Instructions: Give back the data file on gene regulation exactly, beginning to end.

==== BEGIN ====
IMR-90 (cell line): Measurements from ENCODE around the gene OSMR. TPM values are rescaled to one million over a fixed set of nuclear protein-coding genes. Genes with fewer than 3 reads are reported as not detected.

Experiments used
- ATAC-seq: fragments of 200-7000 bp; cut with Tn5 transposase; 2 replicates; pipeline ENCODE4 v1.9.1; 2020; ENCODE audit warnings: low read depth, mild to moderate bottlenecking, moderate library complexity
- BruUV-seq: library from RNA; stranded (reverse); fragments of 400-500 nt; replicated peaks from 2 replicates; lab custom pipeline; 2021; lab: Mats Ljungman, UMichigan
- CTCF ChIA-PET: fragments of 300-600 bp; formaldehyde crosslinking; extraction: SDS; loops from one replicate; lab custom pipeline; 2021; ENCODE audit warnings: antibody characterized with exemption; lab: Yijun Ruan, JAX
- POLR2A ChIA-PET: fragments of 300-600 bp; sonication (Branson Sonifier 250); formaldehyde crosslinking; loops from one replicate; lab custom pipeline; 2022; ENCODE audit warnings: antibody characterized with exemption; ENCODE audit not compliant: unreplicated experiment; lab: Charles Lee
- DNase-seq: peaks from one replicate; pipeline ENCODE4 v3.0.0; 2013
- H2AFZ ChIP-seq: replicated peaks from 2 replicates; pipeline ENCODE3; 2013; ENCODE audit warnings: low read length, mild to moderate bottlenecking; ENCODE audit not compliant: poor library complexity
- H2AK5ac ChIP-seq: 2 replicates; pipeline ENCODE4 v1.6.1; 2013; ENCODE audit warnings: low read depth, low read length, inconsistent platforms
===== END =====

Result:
IMR-90 (cell line): Measurements from ENCODE around the gene OSMR. TPM values are rescaled to one million over a fixed set of nuclear protein-coding genes. Genes with fewer than 3 reads are reported as not detected.

Experiments used
- ATAC-seq: fragments of 200-7000 bp; cut with Tn5 transposase; 2 replicates; pipeline ENCODE4 v1.9.1; 2020; ENCODE audit warnings: low read depth, mild to moderate bottlenecking, moderate library complexity
- BruUV-seq: library from RNA; stranded (reverse); fragments of 400-500 nt; replicated peaks from 2 replicates; lab custom pipeline; 2021; lab: Mats Ljungman, UMichigan
- CTCF ChIA-PET: fragments of 300-600 bp; formaldehyde crosslinking; extraction: SDS; loops from one replicate; lab custom pipeline; 2021; ENCODE audit warnings: antibody characterized with exemption; lab: Yijun Ruan, JAX
- POLR2A ChIA-PET: fragments of 300-600 bp; sonication (Branson Sonifier 250); formaldehyde crosslinking; loops from one replicate; lab custom pipeline; 2022; ENCODE audit warnings: antibody characterized with exemption; ENCODE audit not compliant: unreplicated experiment; lab: Charles Lee
- DNase-seq: peaks from one replicate; pipeline ENCODE4 v3.0.0; 2013
- H2AFZ ChIP-seq: replicated peaks from 2 replicates; pipeline ENCODE3; 2013; ENCODE audit warnings: low read length, mild to moderate bottlenecking; ENCODE audit not compliant: poor library complexity
- H2AK5ac ChIP-seq: 2 replicates; pipeline ENCODE4 v1.6.1; 2013; ENCODE audit warnings: low read depth, low read length, inconsistent platforms